SSAR is offering twelve awards of US $500 each to students to help defray the cost of traveling to the 2016 Joint Meeting of Ichthyologists and Herpetologists meeting in New Orleans, Louisiana, (July 6-10)due April 30, 2016. An applicant for a travel award must be a student and a current member of SSAR, must not have previously received a travel award from SSAR, and must be the first author of a paper or poster to be presented at the 2016 meeting. The application package must include: 1) a letter signed by his/her major advisor or department chair that states that he/she is not completely funded for travel from another source and, if the research is co-authored, that the work was primarily the product of the applicant; 2) a copy of the abstract that was submitted for either poster or oral presentation. The winners will be chosen at random. Winners will also be required to volunteer 3-5 hours to help with the auctions we use to help fund these awards. More information about the award can be found on it’s designated webpage. If you have additional questions, or would like to submit your application please email Vincent Farallo.
March 18th is the deadline to submit an abstract for this year’s JMIH held in New Orleans, Louisiana, July 6th-10th 2016.
This includes regular symposia presentations, contributed oral presentations, posters, and 5-min lightening talks.
For more information or to submit your abstract, please click this link.
It should be noted that in order to present in New Orleans, all presenters, including symposia presenters, must register and pay for the meeting. Meeting registration is done through a separate online system accessed from the Registration Information page and requires a separate login username and password. Your username and password are not necessarily the same for the two systems. This is not required by the deadline, but is required in order to give your presentation(s).
We look forward to seeing everyone this summer in New Orleans!
A Granular Toad (Rhinella major) was observed sitting on top of an adult Rococo Toad (Rhinella schneideri) as it called to attract a mate (Fig 1A). After remaining motionless for ten minutes, the Rococo Toad decided to leave the pond. When the Granular Toad realized that it was not calling on top of a rock, it responded immediately by grasping the Rococo Toad in cephalic amplexus (Fig 1B).
What’s striking is the difference in body size between these two species: the maximum size for female Granular Toads is 80 mm SVL (snout to vent length), but female Rococo Toads can grow to over 200 mm SVL! The Rococo Toad being amplexed was at least two times the maximum size of an average female Granular Toad, but the pair did not seem to mind. They were in amplexus for at least an additional 20 minutes.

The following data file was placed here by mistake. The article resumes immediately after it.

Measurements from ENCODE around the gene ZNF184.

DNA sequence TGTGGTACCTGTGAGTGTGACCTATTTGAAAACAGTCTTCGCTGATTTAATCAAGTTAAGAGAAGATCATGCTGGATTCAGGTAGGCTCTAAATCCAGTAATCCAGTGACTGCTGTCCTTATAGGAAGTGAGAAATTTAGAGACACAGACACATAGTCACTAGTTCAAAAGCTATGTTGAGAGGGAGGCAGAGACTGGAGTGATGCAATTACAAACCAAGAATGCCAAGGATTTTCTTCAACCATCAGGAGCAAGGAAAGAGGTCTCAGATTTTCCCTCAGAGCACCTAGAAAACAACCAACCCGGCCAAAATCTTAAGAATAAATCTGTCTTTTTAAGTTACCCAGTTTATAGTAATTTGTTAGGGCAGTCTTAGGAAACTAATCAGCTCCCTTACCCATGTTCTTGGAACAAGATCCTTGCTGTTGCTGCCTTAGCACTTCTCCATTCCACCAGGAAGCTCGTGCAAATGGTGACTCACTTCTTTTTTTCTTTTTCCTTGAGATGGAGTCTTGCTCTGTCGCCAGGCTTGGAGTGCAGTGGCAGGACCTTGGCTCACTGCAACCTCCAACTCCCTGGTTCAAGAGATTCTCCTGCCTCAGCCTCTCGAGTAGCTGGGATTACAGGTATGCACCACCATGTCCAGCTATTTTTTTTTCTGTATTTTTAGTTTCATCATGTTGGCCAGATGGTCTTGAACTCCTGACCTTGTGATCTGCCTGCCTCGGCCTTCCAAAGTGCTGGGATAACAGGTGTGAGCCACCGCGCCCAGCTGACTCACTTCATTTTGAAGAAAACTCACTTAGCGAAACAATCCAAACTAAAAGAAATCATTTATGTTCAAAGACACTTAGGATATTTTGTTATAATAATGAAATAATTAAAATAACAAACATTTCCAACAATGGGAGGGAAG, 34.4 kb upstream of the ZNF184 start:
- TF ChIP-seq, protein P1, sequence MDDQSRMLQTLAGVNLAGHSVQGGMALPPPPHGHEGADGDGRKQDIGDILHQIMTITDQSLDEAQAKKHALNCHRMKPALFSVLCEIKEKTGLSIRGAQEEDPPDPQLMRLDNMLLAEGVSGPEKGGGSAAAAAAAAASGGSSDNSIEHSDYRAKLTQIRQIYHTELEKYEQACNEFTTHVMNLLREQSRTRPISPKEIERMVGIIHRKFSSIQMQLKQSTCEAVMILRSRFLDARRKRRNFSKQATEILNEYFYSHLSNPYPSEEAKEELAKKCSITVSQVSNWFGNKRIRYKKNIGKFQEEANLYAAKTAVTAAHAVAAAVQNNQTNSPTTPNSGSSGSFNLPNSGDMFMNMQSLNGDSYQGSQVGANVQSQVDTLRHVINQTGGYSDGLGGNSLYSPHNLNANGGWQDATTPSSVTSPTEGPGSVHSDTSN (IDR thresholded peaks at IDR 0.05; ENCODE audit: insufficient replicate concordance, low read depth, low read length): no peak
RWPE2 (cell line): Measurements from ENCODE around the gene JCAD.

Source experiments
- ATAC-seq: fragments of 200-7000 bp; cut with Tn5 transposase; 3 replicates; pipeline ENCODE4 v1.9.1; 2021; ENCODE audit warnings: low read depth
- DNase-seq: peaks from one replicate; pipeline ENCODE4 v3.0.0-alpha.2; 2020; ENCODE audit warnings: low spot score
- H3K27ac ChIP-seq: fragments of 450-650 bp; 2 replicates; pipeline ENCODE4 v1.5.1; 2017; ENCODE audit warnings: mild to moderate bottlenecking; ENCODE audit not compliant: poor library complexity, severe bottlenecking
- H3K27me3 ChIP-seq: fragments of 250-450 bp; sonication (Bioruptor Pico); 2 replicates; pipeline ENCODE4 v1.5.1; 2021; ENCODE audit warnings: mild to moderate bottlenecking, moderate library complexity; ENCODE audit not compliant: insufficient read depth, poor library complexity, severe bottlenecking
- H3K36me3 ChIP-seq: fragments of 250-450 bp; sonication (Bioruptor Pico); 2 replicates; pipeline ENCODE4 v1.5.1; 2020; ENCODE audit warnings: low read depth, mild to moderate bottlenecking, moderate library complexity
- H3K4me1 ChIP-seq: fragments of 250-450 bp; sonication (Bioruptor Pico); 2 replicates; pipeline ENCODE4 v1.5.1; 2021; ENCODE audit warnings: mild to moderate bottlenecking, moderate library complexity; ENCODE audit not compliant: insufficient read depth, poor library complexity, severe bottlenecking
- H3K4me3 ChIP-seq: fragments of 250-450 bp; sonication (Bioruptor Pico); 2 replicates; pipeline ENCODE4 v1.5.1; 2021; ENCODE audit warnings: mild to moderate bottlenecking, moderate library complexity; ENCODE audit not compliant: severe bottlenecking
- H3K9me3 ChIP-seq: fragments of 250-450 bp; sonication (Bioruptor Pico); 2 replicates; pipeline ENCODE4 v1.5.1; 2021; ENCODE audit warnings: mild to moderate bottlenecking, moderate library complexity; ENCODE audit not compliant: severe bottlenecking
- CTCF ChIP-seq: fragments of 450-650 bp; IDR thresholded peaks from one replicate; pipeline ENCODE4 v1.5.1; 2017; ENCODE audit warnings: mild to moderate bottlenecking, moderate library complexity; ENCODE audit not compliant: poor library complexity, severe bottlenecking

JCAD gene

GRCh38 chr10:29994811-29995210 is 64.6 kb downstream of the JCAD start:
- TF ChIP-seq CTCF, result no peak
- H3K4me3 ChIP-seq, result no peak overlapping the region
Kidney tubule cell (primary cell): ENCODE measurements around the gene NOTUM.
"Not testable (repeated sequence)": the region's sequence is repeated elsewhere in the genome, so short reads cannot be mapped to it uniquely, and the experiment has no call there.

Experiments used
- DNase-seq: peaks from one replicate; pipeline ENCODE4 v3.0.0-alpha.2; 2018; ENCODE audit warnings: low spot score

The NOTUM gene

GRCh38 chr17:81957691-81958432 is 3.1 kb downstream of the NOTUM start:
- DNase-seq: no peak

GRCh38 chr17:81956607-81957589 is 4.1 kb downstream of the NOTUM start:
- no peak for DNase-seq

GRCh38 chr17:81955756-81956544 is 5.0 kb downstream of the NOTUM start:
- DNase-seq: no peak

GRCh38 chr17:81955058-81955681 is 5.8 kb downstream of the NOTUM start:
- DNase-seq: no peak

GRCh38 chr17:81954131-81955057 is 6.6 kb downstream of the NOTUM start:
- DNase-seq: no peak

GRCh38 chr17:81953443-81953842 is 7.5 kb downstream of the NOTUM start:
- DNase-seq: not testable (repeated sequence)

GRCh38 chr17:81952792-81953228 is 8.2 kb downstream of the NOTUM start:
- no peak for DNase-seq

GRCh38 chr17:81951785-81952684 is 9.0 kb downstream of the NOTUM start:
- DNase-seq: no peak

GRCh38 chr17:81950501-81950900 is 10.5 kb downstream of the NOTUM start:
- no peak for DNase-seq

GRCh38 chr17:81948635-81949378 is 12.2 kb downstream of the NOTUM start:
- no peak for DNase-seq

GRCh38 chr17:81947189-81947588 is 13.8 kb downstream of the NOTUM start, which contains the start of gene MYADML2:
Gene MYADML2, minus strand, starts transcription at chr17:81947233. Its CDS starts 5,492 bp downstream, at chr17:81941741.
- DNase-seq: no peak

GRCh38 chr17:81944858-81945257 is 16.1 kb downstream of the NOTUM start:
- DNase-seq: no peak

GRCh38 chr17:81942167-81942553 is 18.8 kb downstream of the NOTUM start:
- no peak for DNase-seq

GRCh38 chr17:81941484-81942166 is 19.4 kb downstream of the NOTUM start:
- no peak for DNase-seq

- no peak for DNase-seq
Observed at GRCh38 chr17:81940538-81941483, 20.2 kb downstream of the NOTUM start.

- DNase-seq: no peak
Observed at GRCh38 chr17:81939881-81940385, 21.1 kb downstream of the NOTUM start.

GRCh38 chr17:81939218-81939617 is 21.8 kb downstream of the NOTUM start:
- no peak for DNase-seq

Schalk, C.M. 2016. Rhinella major and Rhinella schneideri (Granular and Rococo Toad). Reproductive Behavior. Herpetological Review. 47:120-121.
Ask the author a question on ResearchGate.
In a forest in Sri Lanka, a common freshwater crab (Ceylonthelphusa sentosa) snatches the tail of a Schokar’s Bronzeback snake (Dendrelaphis schokari). The snake makes vigorous body movements trying to escape. The crab’s claws don’t break through the snake’s tail, so the crab bides its time, holding fast. The snake continues to thrash and stretch itself away from the crab, trying to head into nearby woody debris.
One minute, two minutes, three minutes pass. Four minutes….five minutes…..the crab begins to move to its hole with the weakening snake.
At this moment, the crab realizes it has an audience: members of the Department of Biological Sciences at Rajarata University of Sri Lanka in Ritigala Strict Nature Reserve for research. Distracted, the crab releases the snake’s tail. The snake quickly moves off into the forest.
Herpetological Review published this observation because predation by freshwater crabs on snakes has rarely been documented. But perhaps there’s something more, a metaphor for a lousy situation or the end of the week. Just keep moving enthusiastically – the situation is bound to change unexpectedly!
Citation: De Zoysa, H., D. Samarasinghe, and S. Wickramasinghe. Dendrelaphis schokari. Predation. 2015. Herpetological Review 46(4): 642-643.
Each year the Herpetological Education Committee (HEC) selects the recipient of the Meritorious Teaching Award in Herpetology. The awardee is selected based upon outstanding and/or notable teaching effectiveness and mentoring of research students in the area of herpetology. Letters of nomination should be submitted to the HEC Chair (Scott Boback, firstname.lastname@example.org) by 31 March 2016. More information can be found here.
Are your eyes bigger than your stomach? This Pepper Frog (Leptodactylus knudseni) found a giant earthworm (Rhinodrilus piolli: Glossoscolecidae) that might have been too big to swallow.
Rhinodrilus piolli are evening active earthworms reaching 2.1 meters that cruise the forest floor during rainstorms, sharing space with Leptodactylus knudseni, a large sit-and wait-predator. Outside of Manaus, Brazil, observers encountered a Pepper Frog of 97.8 mm SVL that froze and began regurgitating a giant earthworm measuring 210 mm. The frog was just half the size of the earthworm, so the authors conclude that the earthworm’s size overwhelmed the frog. An alternative guess is that regurgitation of the worm was a defensive response by the frog to the presence of the observers. In either case, the earthworm was unharmed by its experience and wriggled off into the forest, perhaps to become a much larger adult.
Citation: Barros, A., P. Viana, D. Mendes, D. Pires, and R. Vogt. 2015. Leptodactylus knudseni (Pepper Frog). Diet. Herpetological Review 46 (4): 613.
Find the authors on Research Gate.
The SSAR Conservation Committee applauds the decision of the North Carolina Wildlife Resource Commission (NCWRC) to create an Alligator Task Force! Careful study of North Carolina’s alligator populations will provide guidelines to conserve and manage the species for the future.
Photo credit: Todd Pierson
We got involved in this issue in early January, when the NCWRC proposed opening a hunting season for alligators. When the public comment period opened, the SSAR Conservation Committee submitted a letter urging scientific study of North Carolina’s alligators before a hunting season is established. We hope that the North Carolina Alligator Task Force will look more carefully at each of the points in our letter, detailed below.